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Harper Lee’s ‘New’ Novel Hits Boise Bookstore Shelves This Week


When it hit first hit bookshelves in 1960, many of To Kill a Mockingbird’s readers sensed the rages of racism in the w ords through the words of what would become some of literature’s most familiar characters. More than a half-century later, Mockingbird has sold more than 40 million copies, won the Pulitzer Prize and is still a staple of American literary education. On Tuesday, July 14, its publisher, HarperCollins, will release its sequel, To Set a Watchman. It’s a second act that comes at a time when the book’s central themes are again in the headlines.

“I think that we’ve had a lot of really topical things happening in our country in the last year,” said Erin Nelson, who coordinates events at Rediscovered Books in downtown Boise. “They’ve been divisive, and I think those are really important conversations our customers are having with each other.”

Watchman's plot centers on the original novel’s characters 20 years after the events of Mockingbird. Readers will revisit a grown-up Jean Louise “Scout” Finch as she travels from New York to her hometown of Maycomb, Ala.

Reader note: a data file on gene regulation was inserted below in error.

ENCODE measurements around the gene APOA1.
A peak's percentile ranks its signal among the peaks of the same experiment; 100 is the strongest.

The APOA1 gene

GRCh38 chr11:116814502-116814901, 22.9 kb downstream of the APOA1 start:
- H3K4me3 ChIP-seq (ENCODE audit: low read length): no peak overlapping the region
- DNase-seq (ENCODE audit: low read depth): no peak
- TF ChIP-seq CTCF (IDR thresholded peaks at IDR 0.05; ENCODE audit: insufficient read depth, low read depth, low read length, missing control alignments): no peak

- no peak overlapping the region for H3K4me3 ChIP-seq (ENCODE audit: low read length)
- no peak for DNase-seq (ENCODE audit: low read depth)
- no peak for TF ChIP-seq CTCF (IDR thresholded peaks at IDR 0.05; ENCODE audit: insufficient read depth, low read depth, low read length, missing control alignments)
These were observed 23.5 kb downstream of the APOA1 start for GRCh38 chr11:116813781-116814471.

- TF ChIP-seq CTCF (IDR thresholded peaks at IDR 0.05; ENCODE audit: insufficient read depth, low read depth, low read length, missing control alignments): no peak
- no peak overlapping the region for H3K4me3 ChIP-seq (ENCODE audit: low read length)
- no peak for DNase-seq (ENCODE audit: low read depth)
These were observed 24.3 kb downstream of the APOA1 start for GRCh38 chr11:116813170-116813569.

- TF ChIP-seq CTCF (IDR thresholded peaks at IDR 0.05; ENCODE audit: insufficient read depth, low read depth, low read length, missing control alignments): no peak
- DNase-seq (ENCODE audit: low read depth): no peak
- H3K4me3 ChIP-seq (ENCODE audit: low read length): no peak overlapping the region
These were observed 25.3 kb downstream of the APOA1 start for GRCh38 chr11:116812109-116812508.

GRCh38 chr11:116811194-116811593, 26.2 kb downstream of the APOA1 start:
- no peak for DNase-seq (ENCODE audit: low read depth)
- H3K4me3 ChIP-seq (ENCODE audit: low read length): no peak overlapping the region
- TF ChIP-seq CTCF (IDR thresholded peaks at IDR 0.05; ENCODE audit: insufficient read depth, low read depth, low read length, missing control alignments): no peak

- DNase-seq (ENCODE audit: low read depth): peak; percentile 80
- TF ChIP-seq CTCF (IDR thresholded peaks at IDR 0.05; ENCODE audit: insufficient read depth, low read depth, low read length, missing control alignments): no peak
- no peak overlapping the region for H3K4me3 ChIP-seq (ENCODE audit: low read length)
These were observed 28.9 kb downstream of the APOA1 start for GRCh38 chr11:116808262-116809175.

Watchman has been presented as a sequel to Mockingbird, but it came into being as an early draft Lee’s publisher asked her to edit into what would become Mockingbird.

There was excitement among the public and critics in February when details of Watchman’s discovery by Tonja Carter, Lee’s attorney, were released. Carter found the novel as she was reviewing an old typescript of Mockingbird in August 2013.

Watchman may actually have been discovered years earlier by Sotheby's literary expert Justin Caldwell. According to The New York Times, Caldwell, Carter and Lee’s former literary agent Samuel Pinkus met in Lee’s hometown of Monroeville, Ala., in October 2011 for an insurance meeting, where Watchman was found in a safety deposit box belonging to Lee.

That has raised questions about whether Lee, who lives in an assisted living facility and has hearing, vision and memory loss, was coerced into publishing Watchman. In April, an investigation into elder abuse by the state of Alabama determined claims of coercion and elder abuse are unfounded, but Nelson told Boise Weekly the controversy kicked off broader conversations about treatment of the elderly and artistic consent.

“You’re talking about a gatekeeper between Lee and her publicists and publisher. You really wonder; you hope that her publisher isn’t taking advantage of her,” she said.